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Bisin preservative discovered by U of M researchers can keep food fresh for years

Bisin could have preserved this decaying fish.

Bisin could have preserved this decaying fish.

Residents of developed countries waste roughly 220 lb. of food per person each year, much of it due to spoilage. But the work of U of M scientists could keep some foods fresh for years, just in case you want to save today's turkey sandwich for lunch in 2013.

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The Daily Mail talked to Dr. Dan O'Sullivan, a Professor of Food Science and Nutrition at the U of M, who discovered the substance, called bisin, by accident while studying bacteria found in the human intestine. O'Sullivan and his colleagues found that bisin occurs naturally and destroys the bacteria that make protein-rich foods like meat, fish, eggs, and dairy products decompose and prevents the growth of dangerous bacteria such as E-coli, salmonella, and listeria.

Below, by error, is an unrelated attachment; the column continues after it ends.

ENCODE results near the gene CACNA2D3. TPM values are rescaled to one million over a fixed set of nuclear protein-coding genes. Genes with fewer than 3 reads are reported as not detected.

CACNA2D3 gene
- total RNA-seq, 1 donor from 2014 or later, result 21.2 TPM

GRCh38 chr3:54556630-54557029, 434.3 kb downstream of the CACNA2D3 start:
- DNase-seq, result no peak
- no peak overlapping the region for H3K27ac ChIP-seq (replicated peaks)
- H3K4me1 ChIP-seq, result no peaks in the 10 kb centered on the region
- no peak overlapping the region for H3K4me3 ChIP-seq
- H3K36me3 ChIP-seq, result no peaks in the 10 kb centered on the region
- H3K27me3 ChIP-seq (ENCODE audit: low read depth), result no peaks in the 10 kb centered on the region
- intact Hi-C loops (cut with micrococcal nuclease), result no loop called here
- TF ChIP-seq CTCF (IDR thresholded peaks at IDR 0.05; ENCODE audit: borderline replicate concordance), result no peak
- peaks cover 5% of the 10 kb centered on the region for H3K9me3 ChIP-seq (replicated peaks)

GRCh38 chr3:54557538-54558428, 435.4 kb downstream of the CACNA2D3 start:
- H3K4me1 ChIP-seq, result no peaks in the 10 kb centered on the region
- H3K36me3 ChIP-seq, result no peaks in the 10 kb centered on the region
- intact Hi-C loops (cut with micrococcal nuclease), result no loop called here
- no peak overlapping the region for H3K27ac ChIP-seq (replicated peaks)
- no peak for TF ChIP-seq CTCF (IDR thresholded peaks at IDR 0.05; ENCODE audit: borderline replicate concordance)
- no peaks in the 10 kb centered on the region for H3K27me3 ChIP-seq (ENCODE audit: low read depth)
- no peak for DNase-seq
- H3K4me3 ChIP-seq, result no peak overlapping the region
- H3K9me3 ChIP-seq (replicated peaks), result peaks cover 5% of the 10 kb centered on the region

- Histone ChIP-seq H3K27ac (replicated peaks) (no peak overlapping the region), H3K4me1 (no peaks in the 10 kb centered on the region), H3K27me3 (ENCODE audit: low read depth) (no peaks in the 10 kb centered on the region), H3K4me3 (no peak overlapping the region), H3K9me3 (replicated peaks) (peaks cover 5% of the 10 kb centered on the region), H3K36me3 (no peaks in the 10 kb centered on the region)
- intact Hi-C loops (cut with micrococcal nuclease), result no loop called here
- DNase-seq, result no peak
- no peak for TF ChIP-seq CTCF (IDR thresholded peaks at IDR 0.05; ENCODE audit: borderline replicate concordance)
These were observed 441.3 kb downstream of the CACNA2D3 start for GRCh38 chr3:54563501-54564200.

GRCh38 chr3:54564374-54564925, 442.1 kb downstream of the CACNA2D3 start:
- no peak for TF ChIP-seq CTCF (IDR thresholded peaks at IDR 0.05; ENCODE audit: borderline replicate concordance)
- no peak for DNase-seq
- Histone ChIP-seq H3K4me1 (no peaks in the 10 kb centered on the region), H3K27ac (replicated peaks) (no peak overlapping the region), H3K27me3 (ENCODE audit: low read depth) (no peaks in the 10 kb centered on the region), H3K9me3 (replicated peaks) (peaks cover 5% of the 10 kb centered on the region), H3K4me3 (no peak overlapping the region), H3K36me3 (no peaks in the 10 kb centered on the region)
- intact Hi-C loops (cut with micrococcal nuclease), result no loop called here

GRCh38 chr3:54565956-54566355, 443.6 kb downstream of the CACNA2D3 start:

The scientists have patented the substance and are talking to food manufacturers about possible applications. They estimate that products containing bisin could become available as soon as three years.

Bisin will not prevent decomposition in fruits and vegetables, but it could extend the life of other items like wine and salad dressings.